Auto Manufacturers Go Big to Fuel Future
YOUNGSTOWN, Ohio – For the first time since 2014, new-car sales in the U.S. are expected to dip below 17 million as the industry cools after an unprecedented stretch of high-volume years.
The decline is caused by a conflux of factors. A recession appears to be on the horizon and big ticket items – the average price of a new car is around $37,000 – are usually the first to see sales slip. There aren’t enough new people entering the target market, usually defined as those between the ages of 16 and 65, to replace those who age out.
“The driving factors are pricing and affordability. What can’t be overlooked in this equation is the increase in interest rates,” says Jeremy Acevedo, manager of industry analysis for Edmunds. “As [the Federal Reserve] has increased rates – it doesn’t look like they have many planned for 2019 – it’s affected the rate people are getting for cars. Combined with the fact that people are buying larger, more expensive vehicles, there really is an affordability crisis brewing.”
Edmunds projects sales to total 16.9 million this year, citing low unemployment, high consumer confidence and falling gas prices as boons, while interest rates, high vehicle prices and an uncertain marketplace were marked as challenges. SUVs are expected to account for half of sales this year and nearly half of all car owners are moving to trucks and SUVs when they buy a replacement, the industry analysis firm reports.
In Ohio, that shift is already taking place. The Alliance for Automobile Manufacturers last year reported that 45.7% of new purchases in Ohio were crossovers and SUVs, while cars account for 34.2% of sales. With the average life of a car in the state being 11.5 years, however, cars still account for the plurality of registrations in the state with nearly 5.1 million, 46.7% of all in Ohio.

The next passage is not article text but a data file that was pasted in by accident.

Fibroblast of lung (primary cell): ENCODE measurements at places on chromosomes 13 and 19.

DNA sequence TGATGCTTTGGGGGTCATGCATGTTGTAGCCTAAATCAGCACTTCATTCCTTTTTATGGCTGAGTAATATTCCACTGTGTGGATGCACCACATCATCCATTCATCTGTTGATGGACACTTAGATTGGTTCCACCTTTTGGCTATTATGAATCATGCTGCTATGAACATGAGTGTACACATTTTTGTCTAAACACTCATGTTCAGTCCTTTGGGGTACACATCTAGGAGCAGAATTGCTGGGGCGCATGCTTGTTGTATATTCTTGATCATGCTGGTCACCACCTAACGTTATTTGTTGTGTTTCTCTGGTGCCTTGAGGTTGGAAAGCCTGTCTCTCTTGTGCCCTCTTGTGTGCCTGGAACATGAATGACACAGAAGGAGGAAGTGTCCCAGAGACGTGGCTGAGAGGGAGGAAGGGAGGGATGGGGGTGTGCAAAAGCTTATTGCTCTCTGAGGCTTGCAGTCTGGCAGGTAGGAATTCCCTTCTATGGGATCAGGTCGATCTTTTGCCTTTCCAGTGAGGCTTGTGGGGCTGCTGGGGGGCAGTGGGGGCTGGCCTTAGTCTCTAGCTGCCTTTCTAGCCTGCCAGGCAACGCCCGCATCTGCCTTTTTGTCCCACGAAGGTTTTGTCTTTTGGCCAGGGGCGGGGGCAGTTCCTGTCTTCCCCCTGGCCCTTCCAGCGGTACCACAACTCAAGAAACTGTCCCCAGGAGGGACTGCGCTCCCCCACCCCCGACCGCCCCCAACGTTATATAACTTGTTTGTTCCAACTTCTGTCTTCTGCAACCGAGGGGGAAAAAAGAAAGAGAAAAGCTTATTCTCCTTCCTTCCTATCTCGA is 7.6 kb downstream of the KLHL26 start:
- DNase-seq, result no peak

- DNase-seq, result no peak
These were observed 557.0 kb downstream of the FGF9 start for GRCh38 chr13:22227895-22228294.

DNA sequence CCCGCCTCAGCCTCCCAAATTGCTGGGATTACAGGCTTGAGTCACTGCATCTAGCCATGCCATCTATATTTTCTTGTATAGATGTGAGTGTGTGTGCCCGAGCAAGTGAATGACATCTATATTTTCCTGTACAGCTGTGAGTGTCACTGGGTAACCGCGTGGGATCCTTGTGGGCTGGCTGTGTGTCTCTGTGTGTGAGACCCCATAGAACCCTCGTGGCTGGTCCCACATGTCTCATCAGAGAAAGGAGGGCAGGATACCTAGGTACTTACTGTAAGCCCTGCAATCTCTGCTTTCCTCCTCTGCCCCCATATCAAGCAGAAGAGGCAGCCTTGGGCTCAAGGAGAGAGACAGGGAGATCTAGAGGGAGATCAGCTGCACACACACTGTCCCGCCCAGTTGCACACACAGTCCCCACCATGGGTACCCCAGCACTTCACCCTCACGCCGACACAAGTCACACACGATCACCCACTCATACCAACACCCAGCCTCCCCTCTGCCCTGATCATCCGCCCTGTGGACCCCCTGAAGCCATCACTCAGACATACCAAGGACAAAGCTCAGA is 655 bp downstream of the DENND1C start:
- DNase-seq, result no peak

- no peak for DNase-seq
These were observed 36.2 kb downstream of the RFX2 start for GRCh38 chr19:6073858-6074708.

“There’s been a significant shift from small cars – at least among customers that buy Detroit Three [General Motors, Ford Motor Co. and Fiat Chrysler Automobiles] vehicles – toward crossovers, trucks and SUVs. I’m not as convinced that’s going on as much as the 55% of the market that is the foreign brands,” says Jon Gabrielsen, founder of J.T. Gabrielsen Consulting.
The move has been crucial for automakers as they endure a transformation within their industry, as larger models are usually the ones that make manufacturers the most money, providing the funds to expand the company into new technologies. While the contours of that future – what technologies will be most wanted or what regulations will be in place, for example – remain to be seen, the American companies are betting that it won’t be enough to just build and sell cars.
“You may not know 20 or 30 years from now what models you’ll be selling, but you are aware about the rise in mobility services and ride hailing. You then start to get ahead of that trend by developing capabilities and making acquisitions, like GM buying Cruise Automation,” says Bernard Swiecki, the Center for Automotive Research’s assistant director for its labor, industry and economics group.